Women Economic Assembly to bring together private sector in SA

The theme of WECONA 2022 talks to South Africa’s economic recovery, which is at risk of becoming a futile exercise if women are deliberately excluded from participating in value chains in various sectors.


Devdiscourse News Desk | Pretoria | Updated: 03-10-2022 17:39 IST | Created: 03-10-2022 17:39 IST
Women Economic Assembly to bring together private sector in SA
WECONA, which is held for the second time this year, will take place in Pretoria on 5 and 6 October 2022. Image Credit: Flickr
  • Country:
  • South Africa

The second Women Economic Assembly (WECONA) is expected to bring together the private sector, including businesswomen, government, and civil society to transform the economic landscape in South Africa.

WECONA, which is held for the second time this year, will take place in Pretoria on 5 and 6 October 2022.

The assembly will be held under the theme, 'Unlocking gender-responsive value chains for a resilient economy', with a focus on showcasing how the public and private sectors have implemented their commitment towards gender transformation in industry value chains.

The theme of WECONA 2022 talks about South Africa's economic recovery, which is at risk of becoming a futile exercise if women are deliberately excluded from participating in value chains in various sectors.

The inaugural WECONA was launched by President Cyril Ramaphosa on 6 October 2021 during a hybrid event attended by businesswomen, government leaders and officials, private companies, civil society organisations and other stakeholders.

The private sector, including civil society and women's organisations, businesswomen, and government have partnered to form WECONA, an initiative to facilitate the participation of women-owned businesses in core areas of the economy.

This initiative emphasises the participation of women-owned enterprises on the entire value chain to foster sustainable economic development.

The WECONA platform is fast becoming the go-to platform for women economic empowerment through negotiating sector-specific preferential procurement targets, reviewing representation in management structures, and securing commitments from sectors that have fallen behind in meeting transformation targets.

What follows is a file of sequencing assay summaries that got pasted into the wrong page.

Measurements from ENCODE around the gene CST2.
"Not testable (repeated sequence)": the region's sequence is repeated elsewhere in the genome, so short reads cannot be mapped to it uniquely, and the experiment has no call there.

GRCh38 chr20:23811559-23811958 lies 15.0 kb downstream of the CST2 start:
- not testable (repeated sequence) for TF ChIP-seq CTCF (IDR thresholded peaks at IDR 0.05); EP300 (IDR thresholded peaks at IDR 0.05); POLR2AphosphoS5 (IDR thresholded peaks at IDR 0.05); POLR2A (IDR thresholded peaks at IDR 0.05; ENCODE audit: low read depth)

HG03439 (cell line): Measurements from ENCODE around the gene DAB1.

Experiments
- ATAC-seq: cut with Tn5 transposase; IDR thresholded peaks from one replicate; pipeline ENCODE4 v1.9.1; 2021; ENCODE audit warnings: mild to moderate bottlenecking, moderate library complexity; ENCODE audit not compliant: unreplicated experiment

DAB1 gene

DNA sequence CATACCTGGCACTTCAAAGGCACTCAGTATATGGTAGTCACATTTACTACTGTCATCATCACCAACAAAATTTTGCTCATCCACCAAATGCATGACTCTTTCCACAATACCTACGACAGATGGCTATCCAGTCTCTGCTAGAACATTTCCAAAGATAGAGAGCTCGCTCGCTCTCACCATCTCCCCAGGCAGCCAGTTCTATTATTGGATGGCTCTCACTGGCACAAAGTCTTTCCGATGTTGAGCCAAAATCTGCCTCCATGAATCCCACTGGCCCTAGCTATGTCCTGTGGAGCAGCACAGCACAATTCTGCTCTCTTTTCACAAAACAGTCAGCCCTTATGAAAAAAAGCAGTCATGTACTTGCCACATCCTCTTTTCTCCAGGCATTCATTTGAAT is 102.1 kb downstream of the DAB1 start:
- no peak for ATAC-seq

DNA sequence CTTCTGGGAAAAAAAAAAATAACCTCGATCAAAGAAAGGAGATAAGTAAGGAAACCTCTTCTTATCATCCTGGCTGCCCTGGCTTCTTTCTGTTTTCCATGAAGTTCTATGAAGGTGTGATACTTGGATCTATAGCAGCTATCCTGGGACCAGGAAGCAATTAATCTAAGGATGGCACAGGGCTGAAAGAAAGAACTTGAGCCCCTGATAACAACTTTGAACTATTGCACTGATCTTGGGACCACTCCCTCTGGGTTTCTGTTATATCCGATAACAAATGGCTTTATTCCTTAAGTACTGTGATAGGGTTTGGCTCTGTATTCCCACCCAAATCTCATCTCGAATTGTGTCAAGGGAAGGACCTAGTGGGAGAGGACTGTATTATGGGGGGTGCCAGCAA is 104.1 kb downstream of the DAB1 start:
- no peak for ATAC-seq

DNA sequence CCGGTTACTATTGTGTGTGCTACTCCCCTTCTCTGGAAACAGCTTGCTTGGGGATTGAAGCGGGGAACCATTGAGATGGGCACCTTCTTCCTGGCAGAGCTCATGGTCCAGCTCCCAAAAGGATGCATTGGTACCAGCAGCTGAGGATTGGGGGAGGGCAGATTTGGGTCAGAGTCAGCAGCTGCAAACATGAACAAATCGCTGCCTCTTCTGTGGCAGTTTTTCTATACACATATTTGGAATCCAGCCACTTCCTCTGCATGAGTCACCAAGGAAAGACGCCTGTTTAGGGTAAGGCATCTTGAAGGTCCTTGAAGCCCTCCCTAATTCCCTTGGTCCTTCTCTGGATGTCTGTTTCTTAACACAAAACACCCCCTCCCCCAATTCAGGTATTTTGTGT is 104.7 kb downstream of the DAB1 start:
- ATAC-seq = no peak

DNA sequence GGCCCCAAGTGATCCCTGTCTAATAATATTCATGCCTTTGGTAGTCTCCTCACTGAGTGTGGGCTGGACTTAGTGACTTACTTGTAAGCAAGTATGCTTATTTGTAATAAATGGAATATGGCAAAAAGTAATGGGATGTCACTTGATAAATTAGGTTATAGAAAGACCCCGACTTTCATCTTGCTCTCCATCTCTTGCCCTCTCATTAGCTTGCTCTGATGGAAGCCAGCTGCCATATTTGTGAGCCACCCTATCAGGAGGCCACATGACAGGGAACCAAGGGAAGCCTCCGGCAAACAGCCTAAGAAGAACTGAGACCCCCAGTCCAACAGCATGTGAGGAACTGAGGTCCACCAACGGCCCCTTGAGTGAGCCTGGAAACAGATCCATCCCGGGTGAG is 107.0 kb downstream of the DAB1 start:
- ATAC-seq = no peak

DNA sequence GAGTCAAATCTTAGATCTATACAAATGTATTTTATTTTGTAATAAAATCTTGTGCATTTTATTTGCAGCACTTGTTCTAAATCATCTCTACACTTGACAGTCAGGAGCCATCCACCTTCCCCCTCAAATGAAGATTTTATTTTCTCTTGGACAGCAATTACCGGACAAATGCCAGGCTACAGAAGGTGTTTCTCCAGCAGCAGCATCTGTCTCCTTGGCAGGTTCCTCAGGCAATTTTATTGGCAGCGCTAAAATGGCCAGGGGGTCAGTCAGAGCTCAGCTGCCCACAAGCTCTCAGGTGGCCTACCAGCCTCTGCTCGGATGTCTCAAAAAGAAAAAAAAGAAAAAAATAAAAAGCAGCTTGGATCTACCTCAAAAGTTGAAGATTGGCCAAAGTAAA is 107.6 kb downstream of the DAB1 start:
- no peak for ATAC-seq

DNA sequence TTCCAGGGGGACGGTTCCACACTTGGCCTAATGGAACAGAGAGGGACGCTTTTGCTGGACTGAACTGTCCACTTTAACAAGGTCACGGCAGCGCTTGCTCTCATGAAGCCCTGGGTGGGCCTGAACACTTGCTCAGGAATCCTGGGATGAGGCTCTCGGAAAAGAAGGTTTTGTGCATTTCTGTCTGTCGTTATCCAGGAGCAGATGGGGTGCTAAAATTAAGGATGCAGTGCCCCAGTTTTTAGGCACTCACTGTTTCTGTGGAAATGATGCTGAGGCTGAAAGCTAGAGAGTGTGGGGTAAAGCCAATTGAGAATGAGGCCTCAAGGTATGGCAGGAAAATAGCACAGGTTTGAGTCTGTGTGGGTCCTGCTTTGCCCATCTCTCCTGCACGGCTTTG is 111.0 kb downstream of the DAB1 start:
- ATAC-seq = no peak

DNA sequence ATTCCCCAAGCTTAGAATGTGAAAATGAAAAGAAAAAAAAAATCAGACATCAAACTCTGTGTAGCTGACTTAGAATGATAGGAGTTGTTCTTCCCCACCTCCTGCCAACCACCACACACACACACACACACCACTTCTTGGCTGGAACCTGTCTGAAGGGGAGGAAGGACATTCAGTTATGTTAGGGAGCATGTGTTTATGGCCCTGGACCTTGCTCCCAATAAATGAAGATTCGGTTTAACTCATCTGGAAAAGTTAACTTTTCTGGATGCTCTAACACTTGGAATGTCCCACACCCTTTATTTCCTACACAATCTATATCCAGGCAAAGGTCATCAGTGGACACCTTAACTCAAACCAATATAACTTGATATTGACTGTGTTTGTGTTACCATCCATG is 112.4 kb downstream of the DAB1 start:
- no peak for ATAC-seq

Speaking ahead of the meeting, Women Economic Assembly co-chairperson, Futhi Mtoba, said this year's assembly builds on last year's launch, which gave them the wind in their sails to go out and meet with various sectors in mapping the economic landscape of the country.

"We found a willingness to partner with us to transform value chain eco-systems to ensure a more equitable share of business in this country goes to women. The second assembly gives us the opportunity to present what has been achieved, and to bring in new voices and sectors to continue our goal of transforming the business landscape of this country," Mtoba said.

WECONA co-chairperson, Namhla Mniki, said since the inaugural event last year, through WECONA, there have been transformational conversations with industry associations and representatives to establish procurement targets to ensure women-owned businesses have increased levels of participation within those value chains.

Mniki said the dialogues have led to the implementation of game-changing initiatives in several sectors, including the financial industry and automotive sectors.

"In October 2021 when we launched, both public sector and industry leaders made commitments towards gender transformation. We are starting to see progress. Take Siphiwo for instance, who is in the process of opening a 100% women-owned car dealership or Akhona who, launched three car dealerships this year.

"Before 2021, not a single woman owned a car dealership in South Africa. We want to build on the successes of the past year and accelerate the pace of gender transformation," Mniki said.

The assembly aligns with the outcomes of Pillar 5 of the National Strategic Plan on Gender-Based Violence and Femicide.

Pillar 5 calls for the need to create more economic opportunities for women who are vulnerable to abuse due to poverty, unemployment and social inequality.

(With Inputs from South African Government Press Release)

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